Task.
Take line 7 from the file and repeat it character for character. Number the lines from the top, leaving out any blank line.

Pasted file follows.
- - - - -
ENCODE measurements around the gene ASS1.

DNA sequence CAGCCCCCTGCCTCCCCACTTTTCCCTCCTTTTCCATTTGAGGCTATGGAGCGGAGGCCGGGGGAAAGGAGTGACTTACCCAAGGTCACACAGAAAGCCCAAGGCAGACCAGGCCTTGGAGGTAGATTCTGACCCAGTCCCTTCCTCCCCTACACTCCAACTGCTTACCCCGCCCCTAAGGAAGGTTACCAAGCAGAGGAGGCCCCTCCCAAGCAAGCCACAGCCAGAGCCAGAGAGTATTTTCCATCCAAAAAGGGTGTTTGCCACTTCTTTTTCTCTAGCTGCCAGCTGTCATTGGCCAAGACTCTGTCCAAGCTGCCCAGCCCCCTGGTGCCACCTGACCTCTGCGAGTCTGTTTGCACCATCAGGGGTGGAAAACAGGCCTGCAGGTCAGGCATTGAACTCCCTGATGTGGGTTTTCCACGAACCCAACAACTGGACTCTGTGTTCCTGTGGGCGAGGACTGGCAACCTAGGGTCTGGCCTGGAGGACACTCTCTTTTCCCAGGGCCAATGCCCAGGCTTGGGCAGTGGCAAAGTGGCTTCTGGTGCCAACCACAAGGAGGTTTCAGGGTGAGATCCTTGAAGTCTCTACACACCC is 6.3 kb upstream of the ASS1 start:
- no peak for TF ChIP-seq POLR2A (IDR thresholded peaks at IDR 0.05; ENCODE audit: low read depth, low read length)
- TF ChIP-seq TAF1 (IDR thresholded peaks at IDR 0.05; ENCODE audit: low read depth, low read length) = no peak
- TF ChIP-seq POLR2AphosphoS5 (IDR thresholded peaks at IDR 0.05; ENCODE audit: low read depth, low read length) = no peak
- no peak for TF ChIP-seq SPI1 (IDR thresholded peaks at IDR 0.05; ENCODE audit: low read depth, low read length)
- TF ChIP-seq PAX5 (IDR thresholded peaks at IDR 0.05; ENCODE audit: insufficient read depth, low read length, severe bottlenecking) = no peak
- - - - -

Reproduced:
- TF ChIP-seq PAX5 (IDR thresholded peaks at IDR 0.05; ENCODE audit: insufficient read depth, low read length, severe bottlenecking) = no peak